It is important to understand that there was no monolithic state of India throughout its history as it always remained fragmented or complex devoid of unitary status. However, the spirit of its civilization, virtues, and value system continued to aspire to and vitalize the people, which resulted in making a common legacy from the Hindukush to Coumarone. Notwithstanding the efforts made by many historians and nationalists to distinguish Sri Lanka completely from India’s orbit, Sri Lanka has kept its tryst with Indic space as an undeniable reality. In all three instances, in which rulers tried to unify India as a single entity, two of the powers namely Asoka in the Mauryan empire and Akbar the greatest ruler from the Mughals approached their people by generating a sense of shared destiny. In Asoka’s diplomacy, the greater projection of Indic space was accomplished by his total transformation from Dig Vijaya to Dharma Vijaya, which brought massive success to the Mauryan empire. Akbar strived to realize this by disrupting the religious and ethnic divisions that existed in the Mughal administration.

Nehruvian Perspective

In the wake of independence national rejuvenation emerged within the strategic thinking of India often referred to the idea of “ Akhand Bharat”, which will finally elevate the status of India into a global power after centuries of serfdom under colonialism. In the 1930’s Parrikar advocated for the confederation of India embodying the idea of Akhand Bharat. Although Parrikar refrained from using the term “ Akhand Bharat”, he did not forget to mention how Sri Lanka would be indispensable for the protection of India as its strategic location in the Indian Ocean closer to the Indian mainland. However, the Indian nationalist movement prospered under Nehru and Gandhi made no such attempts to cause paranoia in Sri Lankan leaders who had a skeptical attitude towards India. However, after the independence, India’s first premier Jawaharlal Nehru did not harbour any hard feelings towards Sri Lankan politicians and Nehru’s perspective was manifest at the Asian Relations Conference in March-April 1947 when he reckoned Sri Lanka as one of the new architects of resurgent Asia.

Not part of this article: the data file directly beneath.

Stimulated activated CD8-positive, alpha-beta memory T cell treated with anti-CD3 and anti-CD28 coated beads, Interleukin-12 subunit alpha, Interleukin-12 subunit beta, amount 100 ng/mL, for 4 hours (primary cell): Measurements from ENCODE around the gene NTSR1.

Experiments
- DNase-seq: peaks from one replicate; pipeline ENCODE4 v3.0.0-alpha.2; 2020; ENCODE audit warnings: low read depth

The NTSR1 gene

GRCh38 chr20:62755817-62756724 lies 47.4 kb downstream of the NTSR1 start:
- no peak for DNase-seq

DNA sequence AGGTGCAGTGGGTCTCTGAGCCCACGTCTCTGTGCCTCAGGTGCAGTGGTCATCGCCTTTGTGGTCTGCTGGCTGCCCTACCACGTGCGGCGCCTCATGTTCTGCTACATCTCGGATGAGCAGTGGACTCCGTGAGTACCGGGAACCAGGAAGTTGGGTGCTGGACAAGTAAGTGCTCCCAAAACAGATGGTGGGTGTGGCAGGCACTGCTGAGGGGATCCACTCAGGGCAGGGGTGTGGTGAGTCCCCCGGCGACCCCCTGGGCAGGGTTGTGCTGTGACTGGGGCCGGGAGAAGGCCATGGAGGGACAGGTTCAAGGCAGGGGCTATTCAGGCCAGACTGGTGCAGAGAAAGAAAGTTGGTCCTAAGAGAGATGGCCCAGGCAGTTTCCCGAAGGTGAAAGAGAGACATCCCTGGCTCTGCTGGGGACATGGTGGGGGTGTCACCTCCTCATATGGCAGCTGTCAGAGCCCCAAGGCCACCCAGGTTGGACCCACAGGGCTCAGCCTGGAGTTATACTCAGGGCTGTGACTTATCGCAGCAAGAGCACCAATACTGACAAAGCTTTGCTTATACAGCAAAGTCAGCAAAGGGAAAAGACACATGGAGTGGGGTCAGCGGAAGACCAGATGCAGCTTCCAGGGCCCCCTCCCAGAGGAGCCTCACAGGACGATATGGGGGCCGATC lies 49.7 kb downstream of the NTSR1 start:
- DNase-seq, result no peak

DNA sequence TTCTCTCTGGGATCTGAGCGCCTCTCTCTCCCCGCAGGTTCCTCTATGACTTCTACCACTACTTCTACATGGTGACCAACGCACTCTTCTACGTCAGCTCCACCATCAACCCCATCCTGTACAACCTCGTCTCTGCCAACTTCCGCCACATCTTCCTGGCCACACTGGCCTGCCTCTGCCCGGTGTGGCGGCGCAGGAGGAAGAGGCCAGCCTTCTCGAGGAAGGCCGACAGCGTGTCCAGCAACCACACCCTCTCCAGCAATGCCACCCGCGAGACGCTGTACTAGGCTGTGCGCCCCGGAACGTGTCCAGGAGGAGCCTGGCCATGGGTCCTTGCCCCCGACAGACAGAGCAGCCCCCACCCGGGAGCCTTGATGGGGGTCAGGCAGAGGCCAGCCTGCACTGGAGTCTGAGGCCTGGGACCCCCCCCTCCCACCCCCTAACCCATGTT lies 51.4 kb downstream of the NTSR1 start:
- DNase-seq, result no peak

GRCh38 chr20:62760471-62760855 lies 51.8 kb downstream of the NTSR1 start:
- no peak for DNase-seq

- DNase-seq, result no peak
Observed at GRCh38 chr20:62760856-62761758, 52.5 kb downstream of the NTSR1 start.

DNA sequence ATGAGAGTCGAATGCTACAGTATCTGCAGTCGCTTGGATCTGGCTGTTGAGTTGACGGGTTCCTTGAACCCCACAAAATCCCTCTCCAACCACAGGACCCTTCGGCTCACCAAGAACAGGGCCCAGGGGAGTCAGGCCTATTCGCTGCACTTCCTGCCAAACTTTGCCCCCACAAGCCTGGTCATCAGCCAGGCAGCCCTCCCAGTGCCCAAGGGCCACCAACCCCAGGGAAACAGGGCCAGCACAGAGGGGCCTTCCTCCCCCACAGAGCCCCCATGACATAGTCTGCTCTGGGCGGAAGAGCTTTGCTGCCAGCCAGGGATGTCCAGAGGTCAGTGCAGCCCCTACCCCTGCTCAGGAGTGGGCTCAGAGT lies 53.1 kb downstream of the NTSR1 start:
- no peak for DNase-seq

Even though Nehru was not in favour of the kind of government that came to power in Sri Lanka , he opened up his fullest cooperation for Colombo. There was not the slightest sign of Indian expansionism from Nehru throughout his political career except for his committed vision towards non-alignment and the unity of Asia. He abhorred expansionism stating “India wants to do away with the imperialist notion of capturing and exploiting another country. I do not want Indians to go to a place where they are not wanted”.

On the whole, the depiction of “ Akhand Bharat” unveiled in the mural placed in the Indian parliament is not an aggrandizement of Indian dominance over its neighbours. On the contrary, it is much akin to apotheosizing an idea which has lingered in the people of the Indic space for thousands of years based on shared cultural and spiritual norms. Thus, the projection of “ Akhand Bharat” from New Delhi is nothing more than an effort in perpetuating a civilizational idea.    

Punsara Amarasinghe

Dr. Punsara Amarasinghe is a post-doctorial researcher attached to Institute of Law, Politics and Development in Scuola Superiore Sant Anna, Pisa. He held visiting fellowships at Sciences PO, Wisconsin Madison and HSE, Moscow. His co-edited book “Thirty Years Looking Back: The Rule of Law, Human Rights and State Building in the Post-Soviet Space was published in 2022 September

Leave a Reply

Your email address will not be published.

Latest from Blog